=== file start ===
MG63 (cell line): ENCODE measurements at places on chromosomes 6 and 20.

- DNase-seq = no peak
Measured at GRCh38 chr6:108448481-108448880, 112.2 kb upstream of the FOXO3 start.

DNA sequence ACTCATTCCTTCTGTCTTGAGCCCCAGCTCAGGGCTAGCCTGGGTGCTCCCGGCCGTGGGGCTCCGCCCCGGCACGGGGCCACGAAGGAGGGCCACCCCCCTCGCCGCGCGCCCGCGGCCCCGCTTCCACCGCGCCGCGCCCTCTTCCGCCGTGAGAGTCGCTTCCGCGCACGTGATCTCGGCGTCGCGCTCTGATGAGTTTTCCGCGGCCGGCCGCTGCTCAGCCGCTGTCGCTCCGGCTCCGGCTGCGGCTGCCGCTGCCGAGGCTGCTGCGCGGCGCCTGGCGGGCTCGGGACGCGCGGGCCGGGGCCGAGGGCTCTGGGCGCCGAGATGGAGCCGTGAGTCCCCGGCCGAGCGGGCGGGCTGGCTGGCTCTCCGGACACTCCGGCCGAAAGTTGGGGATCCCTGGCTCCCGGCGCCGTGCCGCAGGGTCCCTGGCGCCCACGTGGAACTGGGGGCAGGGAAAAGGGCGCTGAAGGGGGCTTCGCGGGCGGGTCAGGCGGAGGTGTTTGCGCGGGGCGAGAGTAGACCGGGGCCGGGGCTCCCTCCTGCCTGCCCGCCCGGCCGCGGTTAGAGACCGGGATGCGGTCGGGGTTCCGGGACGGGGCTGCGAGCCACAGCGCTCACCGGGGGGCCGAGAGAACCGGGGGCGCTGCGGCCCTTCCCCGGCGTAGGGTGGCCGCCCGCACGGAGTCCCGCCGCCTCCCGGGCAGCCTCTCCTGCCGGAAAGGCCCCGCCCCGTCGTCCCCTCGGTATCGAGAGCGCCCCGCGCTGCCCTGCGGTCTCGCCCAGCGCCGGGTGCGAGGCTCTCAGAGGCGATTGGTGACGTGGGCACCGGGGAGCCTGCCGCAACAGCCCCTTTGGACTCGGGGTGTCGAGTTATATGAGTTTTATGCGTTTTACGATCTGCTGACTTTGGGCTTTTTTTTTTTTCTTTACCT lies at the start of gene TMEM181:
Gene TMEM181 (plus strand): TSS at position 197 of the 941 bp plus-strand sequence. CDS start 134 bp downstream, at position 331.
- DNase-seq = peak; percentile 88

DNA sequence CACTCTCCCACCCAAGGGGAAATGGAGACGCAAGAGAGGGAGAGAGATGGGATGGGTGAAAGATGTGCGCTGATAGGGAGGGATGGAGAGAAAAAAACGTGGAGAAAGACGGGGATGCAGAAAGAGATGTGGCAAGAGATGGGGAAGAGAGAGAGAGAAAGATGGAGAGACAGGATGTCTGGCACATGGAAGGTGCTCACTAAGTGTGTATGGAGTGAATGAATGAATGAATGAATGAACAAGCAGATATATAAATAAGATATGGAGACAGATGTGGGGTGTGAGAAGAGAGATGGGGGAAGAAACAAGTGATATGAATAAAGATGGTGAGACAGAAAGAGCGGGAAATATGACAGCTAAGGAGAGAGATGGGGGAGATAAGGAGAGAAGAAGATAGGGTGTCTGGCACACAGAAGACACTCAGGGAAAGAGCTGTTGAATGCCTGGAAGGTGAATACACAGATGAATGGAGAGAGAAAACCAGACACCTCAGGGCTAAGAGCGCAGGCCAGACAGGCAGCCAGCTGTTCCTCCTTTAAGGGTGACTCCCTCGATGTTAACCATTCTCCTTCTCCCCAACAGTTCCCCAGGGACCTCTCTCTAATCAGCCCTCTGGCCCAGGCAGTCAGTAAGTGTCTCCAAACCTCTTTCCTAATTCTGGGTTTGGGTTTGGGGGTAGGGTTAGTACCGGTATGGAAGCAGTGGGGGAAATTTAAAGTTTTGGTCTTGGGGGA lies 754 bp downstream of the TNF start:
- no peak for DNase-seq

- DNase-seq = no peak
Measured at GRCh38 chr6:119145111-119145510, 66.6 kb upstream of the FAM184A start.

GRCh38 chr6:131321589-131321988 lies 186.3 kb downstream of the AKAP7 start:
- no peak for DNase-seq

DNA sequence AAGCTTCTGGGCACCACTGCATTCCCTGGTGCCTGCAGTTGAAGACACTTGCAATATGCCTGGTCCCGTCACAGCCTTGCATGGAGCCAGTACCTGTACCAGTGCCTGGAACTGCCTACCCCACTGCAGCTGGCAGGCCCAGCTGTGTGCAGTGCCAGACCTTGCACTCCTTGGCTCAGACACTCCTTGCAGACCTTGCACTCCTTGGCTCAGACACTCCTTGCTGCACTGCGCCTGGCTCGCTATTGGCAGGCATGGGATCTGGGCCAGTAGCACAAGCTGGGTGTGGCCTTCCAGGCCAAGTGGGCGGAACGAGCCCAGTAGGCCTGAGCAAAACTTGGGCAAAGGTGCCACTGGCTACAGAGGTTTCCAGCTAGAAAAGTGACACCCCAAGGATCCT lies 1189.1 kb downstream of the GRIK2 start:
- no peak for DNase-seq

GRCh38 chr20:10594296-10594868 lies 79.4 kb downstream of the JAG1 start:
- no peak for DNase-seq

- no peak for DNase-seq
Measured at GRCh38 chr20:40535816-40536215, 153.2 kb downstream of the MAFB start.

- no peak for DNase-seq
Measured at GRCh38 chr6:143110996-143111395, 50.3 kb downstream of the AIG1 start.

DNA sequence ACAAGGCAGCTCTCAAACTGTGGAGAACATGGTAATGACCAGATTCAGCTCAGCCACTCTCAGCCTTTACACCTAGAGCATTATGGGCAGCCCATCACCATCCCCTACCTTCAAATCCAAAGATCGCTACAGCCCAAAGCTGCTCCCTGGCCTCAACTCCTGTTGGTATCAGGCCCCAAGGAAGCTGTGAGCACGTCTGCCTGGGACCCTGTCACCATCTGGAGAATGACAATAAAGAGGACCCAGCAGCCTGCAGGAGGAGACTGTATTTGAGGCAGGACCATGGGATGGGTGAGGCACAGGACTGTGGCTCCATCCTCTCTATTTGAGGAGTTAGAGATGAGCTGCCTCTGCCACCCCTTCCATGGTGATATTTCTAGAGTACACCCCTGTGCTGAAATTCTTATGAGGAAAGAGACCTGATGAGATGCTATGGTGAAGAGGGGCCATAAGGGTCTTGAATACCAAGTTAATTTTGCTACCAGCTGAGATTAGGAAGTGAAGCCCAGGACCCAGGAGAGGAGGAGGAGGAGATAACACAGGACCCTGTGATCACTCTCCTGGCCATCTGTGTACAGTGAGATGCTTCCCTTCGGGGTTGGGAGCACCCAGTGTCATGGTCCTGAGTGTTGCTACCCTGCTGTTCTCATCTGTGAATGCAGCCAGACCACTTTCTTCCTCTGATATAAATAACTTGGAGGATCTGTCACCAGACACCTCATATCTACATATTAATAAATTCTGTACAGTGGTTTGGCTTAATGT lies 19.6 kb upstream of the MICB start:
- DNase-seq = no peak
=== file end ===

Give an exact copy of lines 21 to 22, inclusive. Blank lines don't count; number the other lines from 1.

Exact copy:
DNA sequence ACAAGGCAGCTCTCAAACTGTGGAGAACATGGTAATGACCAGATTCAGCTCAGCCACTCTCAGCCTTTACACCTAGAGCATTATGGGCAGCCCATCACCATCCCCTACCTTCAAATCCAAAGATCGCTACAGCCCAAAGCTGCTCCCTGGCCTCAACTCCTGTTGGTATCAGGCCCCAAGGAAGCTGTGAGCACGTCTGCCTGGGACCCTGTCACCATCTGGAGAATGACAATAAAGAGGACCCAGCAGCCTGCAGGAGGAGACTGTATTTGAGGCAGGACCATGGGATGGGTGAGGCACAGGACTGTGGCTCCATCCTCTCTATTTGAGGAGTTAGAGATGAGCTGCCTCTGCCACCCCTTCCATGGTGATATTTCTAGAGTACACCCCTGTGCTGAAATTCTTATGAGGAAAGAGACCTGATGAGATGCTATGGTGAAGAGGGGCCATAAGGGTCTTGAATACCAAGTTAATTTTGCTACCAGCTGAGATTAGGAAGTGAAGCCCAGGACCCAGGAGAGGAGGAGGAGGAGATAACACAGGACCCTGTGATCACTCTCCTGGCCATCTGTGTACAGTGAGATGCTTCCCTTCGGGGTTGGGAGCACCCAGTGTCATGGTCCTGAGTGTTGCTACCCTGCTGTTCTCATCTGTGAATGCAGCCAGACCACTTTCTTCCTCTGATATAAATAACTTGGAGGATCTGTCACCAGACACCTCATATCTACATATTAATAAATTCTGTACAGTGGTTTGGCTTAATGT lies 19.6 kb upstream of the MICB start:
- DNase-seq = no peak